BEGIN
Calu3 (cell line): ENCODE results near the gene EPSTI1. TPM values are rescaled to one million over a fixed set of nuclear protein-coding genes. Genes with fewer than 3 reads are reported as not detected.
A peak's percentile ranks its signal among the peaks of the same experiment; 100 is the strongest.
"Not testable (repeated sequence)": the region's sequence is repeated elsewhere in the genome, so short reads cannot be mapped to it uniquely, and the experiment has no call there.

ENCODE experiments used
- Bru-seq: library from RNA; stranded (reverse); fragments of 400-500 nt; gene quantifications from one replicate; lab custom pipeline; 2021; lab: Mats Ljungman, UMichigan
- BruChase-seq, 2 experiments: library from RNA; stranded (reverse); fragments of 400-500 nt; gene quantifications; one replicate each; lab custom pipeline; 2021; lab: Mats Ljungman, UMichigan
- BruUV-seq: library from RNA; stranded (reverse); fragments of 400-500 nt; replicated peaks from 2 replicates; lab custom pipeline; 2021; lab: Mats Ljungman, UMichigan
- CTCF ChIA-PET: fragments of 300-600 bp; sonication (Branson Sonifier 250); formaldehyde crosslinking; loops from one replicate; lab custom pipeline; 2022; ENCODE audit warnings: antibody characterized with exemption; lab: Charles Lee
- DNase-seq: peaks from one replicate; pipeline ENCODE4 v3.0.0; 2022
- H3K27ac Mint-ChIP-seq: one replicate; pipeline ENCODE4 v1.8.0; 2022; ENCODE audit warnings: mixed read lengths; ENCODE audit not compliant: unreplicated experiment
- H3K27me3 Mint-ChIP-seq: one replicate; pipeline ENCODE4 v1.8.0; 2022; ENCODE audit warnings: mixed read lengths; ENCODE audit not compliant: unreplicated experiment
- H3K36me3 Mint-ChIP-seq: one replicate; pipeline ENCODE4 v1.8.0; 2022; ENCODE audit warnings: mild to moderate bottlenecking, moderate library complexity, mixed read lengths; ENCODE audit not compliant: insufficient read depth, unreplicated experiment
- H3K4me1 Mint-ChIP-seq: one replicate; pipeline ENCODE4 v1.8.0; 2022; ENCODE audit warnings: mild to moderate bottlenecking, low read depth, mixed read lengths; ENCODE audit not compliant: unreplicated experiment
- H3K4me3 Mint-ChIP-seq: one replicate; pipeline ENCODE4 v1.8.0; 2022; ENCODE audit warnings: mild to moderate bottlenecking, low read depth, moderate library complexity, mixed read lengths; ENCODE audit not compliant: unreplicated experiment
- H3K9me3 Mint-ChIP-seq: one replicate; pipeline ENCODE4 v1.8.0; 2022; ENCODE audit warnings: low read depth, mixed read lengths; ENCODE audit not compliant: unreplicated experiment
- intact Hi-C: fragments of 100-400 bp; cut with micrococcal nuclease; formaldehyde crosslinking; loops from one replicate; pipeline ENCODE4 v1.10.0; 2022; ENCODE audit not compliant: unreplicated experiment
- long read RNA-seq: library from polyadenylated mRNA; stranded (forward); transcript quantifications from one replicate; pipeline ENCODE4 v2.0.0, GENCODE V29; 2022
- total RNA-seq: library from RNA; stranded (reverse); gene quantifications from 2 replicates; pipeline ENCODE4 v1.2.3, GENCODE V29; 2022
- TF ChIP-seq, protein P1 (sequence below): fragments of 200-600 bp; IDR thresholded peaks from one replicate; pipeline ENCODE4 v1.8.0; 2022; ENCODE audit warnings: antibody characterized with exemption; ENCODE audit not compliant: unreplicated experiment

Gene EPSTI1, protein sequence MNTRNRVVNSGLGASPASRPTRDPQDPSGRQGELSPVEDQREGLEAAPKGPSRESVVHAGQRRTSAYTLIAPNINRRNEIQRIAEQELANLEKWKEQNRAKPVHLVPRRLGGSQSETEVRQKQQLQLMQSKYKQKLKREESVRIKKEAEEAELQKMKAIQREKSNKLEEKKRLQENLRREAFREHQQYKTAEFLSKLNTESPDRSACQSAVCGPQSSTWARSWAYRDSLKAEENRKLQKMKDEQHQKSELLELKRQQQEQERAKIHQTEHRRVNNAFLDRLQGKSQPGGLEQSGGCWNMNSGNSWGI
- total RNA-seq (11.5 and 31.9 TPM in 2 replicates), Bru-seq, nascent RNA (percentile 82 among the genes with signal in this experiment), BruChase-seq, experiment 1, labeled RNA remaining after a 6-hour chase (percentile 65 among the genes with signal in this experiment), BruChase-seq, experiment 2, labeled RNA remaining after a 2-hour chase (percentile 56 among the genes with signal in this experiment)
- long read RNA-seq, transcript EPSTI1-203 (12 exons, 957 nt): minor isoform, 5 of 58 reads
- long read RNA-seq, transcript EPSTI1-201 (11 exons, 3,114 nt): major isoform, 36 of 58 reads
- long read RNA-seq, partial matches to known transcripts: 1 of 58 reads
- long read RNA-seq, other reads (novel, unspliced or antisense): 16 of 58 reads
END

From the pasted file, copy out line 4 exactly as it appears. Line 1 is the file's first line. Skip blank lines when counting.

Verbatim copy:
ENCODE experiments used